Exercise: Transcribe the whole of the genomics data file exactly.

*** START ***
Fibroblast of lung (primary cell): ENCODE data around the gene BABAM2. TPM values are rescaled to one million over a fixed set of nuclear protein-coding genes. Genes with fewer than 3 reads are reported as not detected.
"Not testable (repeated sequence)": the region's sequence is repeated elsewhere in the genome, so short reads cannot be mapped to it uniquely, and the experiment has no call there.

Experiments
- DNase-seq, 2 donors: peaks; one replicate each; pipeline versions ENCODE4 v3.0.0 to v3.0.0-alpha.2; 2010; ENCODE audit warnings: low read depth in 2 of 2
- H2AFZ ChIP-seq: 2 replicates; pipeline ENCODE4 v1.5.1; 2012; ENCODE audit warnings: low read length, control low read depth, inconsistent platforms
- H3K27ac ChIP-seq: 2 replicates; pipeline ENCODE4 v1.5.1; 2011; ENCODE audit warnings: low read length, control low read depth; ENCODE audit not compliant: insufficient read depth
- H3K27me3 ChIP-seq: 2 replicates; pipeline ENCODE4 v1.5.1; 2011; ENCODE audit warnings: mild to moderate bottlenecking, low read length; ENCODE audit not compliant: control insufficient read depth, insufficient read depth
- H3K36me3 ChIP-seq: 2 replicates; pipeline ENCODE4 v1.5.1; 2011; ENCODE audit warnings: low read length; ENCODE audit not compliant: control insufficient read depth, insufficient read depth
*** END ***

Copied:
Fibroblast of lung (primary cell): ENCODE data around the gene BABAM2. TPM values are rescaled to one million over a fixed set of nuclear protein-coding genes. Genes with fewer than 3 reads are reported as not detected.
"Not testable (repeated sequence)": the region's sequence is repeated elsewhere in the genome, so short reads cannot be mapped to it uniquely, and the experiment has no call there.

Experiments
- DNase-seq, 2 donors: peaks; one replicate each; pipeline versions ENCODE4 v3.0.0 to v3.0.0-alpha.2; 2010; ENCODE audit warnings: low read depth in 2 of 2
- H2AFZ ChIP-seq: 2 replicates; pipeline ENCODE4 v1.5.1; 2012; ENCODE audit warnings: low read length, control low read depth, inconsistent platforms
- H3K27ac ChIP-seq: 2 replicates; pipeline ENCODE4 v1.5.1; 2011; ENCODE audit warnings: low read length, control low read depth; ENCODE audit not compliant: insufficient read depth
- H3K27me3 ChIP-seq: 2 replicates; pipeline ENCODE4 v1.5.1; 2011; ENCODE audit warnings: mild to moderate bottlenecking, low read length; ENCODE audit not compliant: control insufficient read depth, insufficient read depth
- H3K36me3 ChIP-seq: 2 replicates; pipeline ENCODE4 v1.5.1; 2011; ENCODE audit warnings: low read length; ENCODE audit not compliant: control insufficient read depth, insufficient read depth